2 Likes

A slight different syntax could be:

``````function matmul(A, B) result(C)
dim :: m, n, k
real, intent(in) :: A(m=>:, n=>:), B(n=>:,k=>:)
real :: C(m, k)
``````

That is stressing the fact that A and B are assumed shape arrays. Even though is more verbose.
The first `dim` declaration could be even unnecessary.

There is a problem in situation like this one:

``````subroutine strange(a, b, c)
real :: a(n=>:), b(n=>:), c(n=>:)
``````

As the values can be inconsistent at run time.
One possibility is to introduce a new intrinsic function, let call it `consistent` that has as argument this `dim` values and return `.TRUE.` or `.FALSE.` if they are consistent or not.
Then then the programmer can `error stop` or do whatever he/she likes. With the assumption that, if one of the `dim` variable is inconsistent it cannot be used anywhere (almost), but the processor is not asked to report or detect it.
Basically the following:

``````subroutine strange(a, b, c)
real :: a(n=>:), b(n=>:), c(n=>:)

if (.not. consistent(n)) error stop
``````

will be equivalent

``````subroutine strange(a, b, c)
real :: a(:), b(:), c(:)

associate(n=> size(a))
if (.not. (n==size(b) .and. n==size(c)) error stop

end associate
``````

If you like it it could be transformed in a proposal for Fortran 202z.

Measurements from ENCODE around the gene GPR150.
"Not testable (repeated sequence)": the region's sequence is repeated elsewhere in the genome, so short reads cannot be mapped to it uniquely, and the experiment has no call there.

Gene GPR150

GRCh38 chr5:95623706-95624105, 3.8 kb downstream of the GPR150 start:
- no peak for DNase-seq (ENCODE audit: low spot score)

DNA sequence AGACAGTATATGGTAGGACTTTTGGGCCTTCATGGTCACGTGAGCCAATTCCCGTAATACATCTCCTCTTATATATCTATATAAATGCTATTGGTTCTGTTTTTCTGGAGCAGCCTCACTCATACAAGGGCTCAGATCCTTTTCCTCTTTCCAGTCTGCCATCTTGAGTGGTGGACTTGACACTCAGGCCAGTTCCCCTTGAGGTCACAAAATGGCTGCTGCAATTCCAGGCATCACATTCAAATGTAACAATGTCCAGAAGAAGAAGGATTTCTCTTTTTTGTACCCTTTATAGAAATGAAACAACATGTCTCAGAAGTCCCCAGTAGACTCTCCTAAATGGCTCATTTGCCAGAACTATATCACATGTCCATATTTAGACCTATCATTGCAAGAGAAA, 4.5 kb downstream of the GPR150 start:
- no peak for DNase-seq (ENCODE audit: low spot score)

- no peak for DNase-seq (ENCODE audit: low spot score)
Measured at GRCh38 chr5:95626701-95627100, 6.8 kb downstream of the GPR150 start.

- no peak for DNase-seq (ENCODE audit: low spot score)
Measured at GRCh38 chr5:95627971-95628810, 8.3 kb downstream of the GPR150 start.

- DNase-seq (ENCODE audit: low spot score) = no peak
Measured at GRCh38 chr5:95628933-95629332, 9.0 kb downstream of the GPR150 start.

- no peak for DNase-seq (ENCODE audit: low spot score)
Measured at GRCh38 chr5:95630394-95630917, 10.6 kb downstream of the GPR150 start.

1 Like

@egio excellent ideas! Thank you. I really feel there is something here. Btw, once we have something that more people (than just me ) like, this would be easy to implement in LFortran as an optional extension (for now) and we can start using it and see if we actually like it. So that the actual proposal to the standard committee will be very robust.

Couple questions.

Does it make sense to require to define “n” to be an integer?

``````subroutine strange(a, b, c)
integer, dim :: n                   ! Possibly without the "dim"
real :: a(n=>:), b(n=>:), c(n=>:)
``````

Regarding:

``````subroutine strange(a, b, c)
real :: a(n=>:), b(n=>:), c(n=>:)
``````

That seems analogous to:

``````subroutine strange(n, a, b, c)
integer :: n
real :: a(n), b(n), c(n)
``````

The only difference is that in the first case “n” is inferred from “a”, while in the second case it is passed in.

In both cases, the compiler should check this using bounds checks at runtime automatically in Debug mode. In Release mode no checks will be done for performance.

So there is no issue from my point of view.

I don’t know.
Let’s say that if not declared it will be of the kind of a standard integer, while if declared it could be of a different kind, that may be useful in some situation.

I will keep the `dim`. 1 Like